(CNN) — At least 29 people have been killed and a further 60 are missing as heavy rain and flooding hit the Brazilian state of Rio Grande do Sul this week.

The local government has declared a state of calamity in areas where more than 67,000 people in nearly 150 municipalities are impacted. Almost 10,000 have been displaced and more than 4,500 are in temporary shelters, the civil defense said.

Authorities are closely monitoring dams that are not designed to handle such a high volume of water but said there is no imminent risk of failure.

Brazilian President Luiz Inácio Lula da Silva met with local officials overseeing the relief efforts Thursday.

“We are witnessing a historic disaster, unfortunately,” said the state’s governor, Eduardo Leite. “The material losses are gigantic, but our focus at this moment is rescues. There are still people waiting for help.”

Images showed muddy brown waters rising as high as rooftops in some areas, while rescue teams were out with inflatable rafts, taking people and pets on board.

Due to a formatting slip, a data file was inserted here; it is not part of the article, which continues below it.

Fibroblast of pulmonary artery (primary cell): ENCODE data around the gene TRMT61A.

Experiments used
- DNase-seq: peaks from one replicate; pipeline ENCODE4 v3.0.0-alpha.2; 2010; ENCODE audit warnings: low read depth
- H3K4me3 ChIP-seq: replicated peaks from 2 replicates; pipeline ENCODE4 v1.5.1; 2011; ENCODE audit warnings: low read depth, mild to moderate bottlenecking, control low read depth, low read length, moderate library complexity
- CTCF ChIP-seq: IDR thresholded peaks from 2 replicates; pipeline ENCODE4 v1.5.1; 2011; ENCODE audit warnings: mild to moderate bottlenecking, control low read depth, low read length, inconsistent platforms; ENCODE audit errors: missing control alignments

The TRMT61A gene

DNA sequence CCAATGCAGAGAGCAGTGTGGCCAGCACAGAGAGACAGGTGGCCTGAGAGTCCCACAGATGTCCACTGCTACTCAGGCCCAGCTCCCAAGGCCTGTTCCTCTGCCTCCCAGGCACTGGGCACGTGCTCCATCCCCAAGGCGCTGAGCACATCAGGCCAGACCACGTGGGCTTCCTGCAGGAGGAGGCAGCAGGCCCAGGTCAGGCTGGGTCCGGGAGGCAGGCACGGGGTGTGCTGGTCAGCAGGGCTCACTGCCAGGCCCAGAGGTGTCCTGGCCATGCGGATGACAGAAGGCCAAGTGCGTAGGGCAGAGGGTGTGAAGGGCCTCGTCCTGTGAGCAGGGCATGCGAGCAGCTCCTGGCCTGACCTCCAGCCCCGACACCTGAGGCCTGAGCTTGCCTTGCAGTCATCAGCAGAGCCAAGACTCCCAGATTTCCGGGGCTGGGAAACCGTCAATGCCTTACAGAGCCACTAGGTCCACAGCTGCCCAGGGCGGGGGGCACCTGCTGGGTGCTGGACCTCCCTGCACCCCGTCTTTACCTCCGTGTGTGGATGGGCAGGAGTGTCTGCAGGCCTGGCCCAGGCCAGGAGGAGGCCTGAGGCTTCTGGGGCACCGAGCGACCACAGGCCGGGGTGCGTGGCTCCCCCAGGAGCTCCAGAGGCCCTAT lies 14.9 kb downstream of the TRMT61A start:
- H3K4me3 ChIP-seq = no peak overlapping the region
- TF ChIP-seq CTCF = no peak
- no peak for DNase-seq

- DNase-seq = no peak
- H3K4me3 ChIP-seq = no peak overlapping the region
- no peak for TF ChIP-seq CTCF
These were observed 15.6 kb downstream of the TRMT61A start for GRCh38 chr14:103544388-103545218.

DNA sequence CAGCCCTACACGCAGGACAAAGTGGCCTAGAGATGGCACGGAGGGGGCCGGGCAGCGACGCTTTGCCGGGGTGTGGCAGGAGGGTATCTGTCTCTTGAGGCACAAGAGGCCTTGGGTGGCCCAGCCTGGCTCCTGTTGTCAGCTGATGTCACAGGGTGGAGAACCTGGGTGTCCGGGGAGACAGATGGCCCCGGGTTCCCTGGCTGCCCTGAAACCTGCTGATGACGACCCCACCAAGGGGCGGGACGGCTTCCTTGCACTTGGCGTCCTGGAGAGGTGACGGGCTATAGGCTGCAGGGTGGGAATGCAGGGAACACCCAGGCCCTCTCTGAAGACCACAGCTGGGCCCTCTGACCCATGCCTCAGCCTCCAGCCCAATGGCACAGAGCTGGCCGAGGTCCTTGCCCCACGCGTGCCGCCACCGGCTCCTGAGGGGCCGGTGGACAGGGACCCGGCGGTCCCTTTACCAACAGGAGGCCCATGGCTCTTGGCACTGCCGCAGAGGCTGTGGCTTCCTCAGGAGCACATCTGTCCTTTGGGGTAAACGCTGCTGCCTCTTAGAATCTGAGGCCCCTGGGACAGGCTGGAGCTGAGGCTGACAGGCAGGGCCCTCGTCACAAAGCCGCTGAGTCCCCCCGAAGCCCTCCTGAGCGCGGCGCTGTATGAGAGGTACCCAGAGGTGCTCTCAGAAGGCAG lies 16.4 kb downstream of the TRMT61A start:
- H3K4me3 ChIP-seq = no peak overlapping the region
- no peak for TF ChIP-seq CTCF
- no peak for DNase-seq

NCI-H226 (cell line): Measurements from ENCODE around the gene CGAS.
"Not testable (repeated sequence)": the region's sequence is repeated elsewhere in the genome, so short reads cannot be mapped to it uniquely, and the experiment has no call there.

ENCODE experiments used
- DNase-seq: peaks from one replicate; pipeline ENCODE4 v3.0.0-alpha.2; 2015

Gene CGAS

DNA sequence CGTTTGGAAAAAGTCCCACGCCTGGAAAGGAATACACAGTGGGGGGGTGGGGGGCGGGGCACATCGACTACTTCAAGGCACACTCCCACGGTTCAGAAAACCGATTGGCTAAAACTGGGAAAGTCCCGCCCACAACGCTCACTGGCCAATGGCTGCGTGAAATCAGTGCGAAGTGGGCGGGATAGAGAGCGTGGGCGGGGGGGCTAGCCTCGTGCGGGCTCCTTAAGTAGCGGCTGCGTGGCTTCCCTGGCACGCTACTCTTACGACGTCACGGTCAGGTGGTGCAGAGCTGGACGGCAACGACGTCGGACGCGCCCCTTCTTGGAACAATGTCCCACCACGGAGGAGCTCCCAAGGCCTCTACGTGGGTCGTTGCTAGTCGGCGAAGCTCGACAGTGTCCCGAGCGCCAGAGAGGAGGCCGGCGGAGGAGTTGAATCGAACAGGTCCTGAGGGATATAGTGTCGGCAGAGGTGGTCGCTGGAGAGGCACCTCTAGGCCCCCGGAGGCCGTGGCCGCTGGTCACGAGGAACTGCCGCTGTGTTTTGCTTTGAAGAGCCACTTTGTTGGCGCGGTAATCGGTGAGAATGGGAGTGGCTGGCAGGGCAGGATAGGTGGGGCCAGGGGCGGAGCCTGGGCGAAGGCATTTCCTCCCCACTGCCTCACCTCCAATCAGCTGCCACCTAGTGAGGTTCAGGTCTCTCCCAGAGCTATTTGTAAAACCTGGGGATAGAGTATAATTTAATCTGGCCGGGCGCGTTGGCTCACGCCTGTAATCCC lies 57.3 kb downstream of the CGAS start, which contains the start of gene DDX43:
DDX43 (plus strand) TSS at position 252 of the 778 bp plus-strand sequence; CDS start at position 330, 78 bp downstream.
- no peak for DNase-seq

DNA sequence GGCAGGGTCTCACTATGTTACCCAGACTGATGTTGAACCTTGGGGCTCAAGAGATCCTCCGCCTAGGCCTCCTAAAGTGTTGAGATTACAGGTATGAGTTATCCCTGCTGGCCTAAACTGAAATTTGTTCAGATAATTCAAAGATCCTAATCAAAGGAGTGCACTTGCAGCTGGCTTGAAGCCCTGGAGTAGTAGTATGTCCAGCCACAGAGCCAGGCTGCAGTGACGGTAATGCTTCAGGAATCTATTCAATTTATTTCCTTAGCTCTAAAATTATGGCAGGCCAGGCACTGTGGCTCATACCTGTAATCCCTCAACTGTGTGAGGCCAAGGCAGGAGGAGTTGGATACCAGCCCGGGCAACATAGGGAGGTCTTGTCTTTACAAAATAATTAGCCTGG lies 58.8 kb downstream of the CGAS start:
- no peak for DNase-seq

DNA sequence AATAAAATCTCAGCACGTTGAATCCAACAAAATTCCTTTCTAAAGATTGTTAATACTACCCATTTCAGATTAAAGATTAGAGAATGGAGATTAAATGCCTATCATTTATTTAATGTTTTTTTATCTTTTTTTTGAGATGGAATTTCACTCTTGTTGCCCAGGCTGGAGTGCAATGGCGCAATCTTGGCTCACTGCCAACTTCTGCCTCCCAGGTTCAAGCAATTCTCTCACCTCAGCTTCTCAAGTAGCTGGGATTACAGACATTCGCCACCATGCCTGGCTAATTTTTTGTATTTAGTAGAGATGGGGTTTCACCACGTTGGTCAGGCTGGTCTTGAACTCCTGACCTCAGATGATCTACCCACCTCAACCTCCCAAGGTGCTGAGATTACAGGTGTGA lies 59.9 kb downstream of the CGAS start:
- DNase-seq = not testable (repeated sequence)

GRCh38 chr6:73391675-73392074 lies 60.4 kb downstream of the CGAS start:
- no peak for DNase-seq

Rio Grande do Sul has been increasingly hit by extreme weather events in recent years. More than 30 people died in the state in September after heavy rains.

The climate crisis, caused primarily by humans burning fossil fuels, is supercharging extreme weather around the world, making many events more intense and more frequent.

In the past few weeks alone, record rainfall has triggered deadly floods and brought chaos to the desert city of Dubai; reservoirs across Southeast Asia have been drying up in a persistent regional heatwave and ongoing drought, while Kenya is battling floods and heavy rainfall that has burst river banks and killed nearly 200 people.

Last year was the hottest on record, with air and ocean temperatures climbing beyond many scientists’ predictions. The world is already 1.2 degrees Celsius warmer than it was in pre-industrial times.

The proportion of high-intensity hurricanes, or tropical cyclones, has increased due to the warmer global temperatures, according to the UN. Heat waves are becoming more frequent and are lasting longer.

Scientists have also found that the storms are more likely to stall and lead to devastating rainfall and they last longer after making landfall.

(Copyright (c) 2024 CNN. All Rights Reserved. This material may not be published, broadcast, rewritten, or redistributed.)

Join our Newsletter for the latest news right to your inbox